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5/27/2011
11:09 AM
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Survey: Breaches Cost Some Healthcare Organizations $100K Per Day

Even with due diligence on HIPAA, HITECH requirements, healthcare organizations are still suffering patient-data breaches

Most healthcare organizations have made compliance with security and privacy regulations a priority, but that hasn’t slowed the data-breach bleed, a new survey finds.

Some 56 percent of IT administrators in healthcare organizations say they spend anywhere from 25 to 100 percent of their time working on compliance, and 54 percent spend most of it on HIPAA, according to the survey conducted by GlobalSign, a certificate authority. Meanwhile, some 34 percent of organizations suffered a breach of their patients' records in the past two years, and 10 percent say those breaches cost organizations $100,000 per incident each day.

Nearly 40 percent spend one-fourth of their work week "improving security and ensuring data privacy," and 19 percent say they spend 75 to 100 percent of their time on compliance, the report found, based on a survey of 107 IT administrators, managers, and C-level executives. Half of the respondents are with organizations of 5,000 or more employees.

Lila Kee, chief product officer at GlobalSign, says the findings reveal that healthcare is working heavily on compliance for HIPAA, HITECH, and other state and federal regulations, but is still getting hacked. "They are still having breaches even though they are doing a lot with regulations and compliance," Kee says.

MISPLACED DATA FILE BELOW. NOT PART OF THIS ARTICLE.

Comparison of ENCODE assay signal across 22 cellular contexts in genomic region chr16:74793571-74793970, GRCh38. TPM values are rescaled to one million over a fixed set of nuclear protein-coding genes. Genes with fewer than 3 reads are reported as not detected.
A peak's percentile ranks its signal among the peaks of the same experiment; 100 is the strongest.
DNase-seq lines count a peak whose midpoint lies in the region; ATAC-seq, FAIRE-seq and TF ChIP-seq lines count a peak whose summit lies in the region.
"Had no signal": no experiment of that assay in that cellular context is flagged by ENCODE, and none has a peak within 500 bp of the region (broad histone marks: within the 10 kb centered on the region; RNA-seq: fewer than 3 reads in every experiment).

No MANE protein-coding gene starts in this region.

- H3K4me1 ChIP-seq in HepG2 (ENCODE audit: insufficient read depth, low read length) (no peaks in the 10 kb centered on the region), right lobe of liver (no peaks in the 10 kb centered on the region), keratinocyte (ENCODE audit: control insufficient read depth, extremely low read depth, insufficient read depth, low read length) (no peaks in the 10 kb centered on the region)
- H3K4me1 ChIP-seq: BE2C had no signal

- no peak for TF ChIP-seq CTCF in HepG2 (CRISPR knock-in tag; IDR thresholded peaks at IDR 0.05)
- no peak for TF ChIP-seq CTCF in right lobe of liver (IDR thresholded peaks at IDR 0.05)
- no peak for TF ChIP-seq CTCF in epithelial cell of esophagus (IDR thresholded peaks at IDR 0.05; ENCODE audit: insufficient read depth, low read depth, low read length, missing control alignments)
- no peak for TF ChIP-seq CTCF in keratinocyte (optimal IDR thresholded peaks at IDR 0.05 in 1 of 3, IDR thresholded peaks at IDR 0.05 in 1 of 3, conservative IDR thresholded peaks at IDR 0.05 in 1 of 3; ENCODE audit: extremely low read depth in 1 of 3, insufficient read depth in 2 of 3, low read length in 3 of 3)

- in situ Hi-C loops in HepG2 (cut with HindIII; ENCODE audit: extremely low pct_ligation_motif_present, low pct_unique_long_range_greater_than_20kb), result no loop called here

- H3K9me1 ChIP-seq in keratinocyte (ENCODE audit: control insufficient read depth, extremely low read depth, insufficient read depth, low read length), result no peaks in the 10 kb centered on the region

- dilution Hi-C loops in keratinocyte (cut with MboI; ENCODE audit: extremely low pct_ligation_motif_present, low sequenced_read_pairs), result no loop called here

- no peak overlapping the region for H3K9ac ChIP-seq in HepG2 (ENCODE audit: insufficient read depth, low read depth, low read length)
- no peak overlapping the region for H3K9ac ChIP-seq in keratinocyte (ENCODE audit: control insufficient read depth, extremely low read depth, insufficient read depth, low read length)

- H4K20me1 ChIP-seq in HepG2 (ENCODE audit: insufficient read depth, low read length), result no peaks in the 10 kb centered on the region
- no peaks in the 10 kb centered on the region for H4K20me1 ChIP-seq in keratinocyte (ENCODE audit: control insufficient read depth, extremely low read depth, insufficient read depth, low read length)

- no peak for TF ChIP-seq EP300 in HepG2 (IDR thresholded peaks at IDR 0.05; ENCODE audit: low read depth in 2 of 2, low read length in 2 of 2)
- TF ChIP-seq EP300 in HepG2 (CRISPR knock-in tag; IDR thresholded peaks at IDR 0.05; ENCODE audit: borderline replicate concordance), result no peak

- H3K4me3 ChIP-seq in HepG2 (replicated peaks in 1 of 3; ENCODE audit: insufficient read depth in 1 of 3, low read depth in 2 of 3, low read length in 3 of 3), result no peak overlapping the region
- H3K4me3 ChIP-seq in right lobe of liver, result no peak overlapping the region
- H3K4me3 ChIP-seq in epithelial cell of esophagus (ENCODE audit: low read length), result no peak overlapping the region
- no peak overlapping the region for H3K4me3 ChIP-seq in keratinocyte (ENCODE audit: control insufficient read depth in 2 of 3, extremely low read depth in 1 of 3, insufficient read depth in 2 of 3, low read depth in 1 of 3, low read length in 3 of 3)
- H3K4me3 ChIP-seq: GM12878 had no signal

"That one-third feels fines are $100,000 per event a day is quite disturbing," she notes. "Whether that's true or perceived, a lot of fines are being imposed."

Kee says the survey indicates that the compliance "check box" approach to security just isn't cutting it. "I don't think that strategy is effective," she says. "And over 79 percent find it hard to find compliance solutions for these regulations."

The challenge is for healthcare organizations to first ensure the security and privacy products they purchase fit auditors' requirements as well as truly protect data and patient data privacy, according to Kee.

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Kelly Jackson Higgins is the Executive Editor of Dark Reading. She is an award-winning veteran technology and business journalist with more than two decades of experience in reporting and editing for various publications, including Network Computing, Secure Enterprise ... View Full Bio

 

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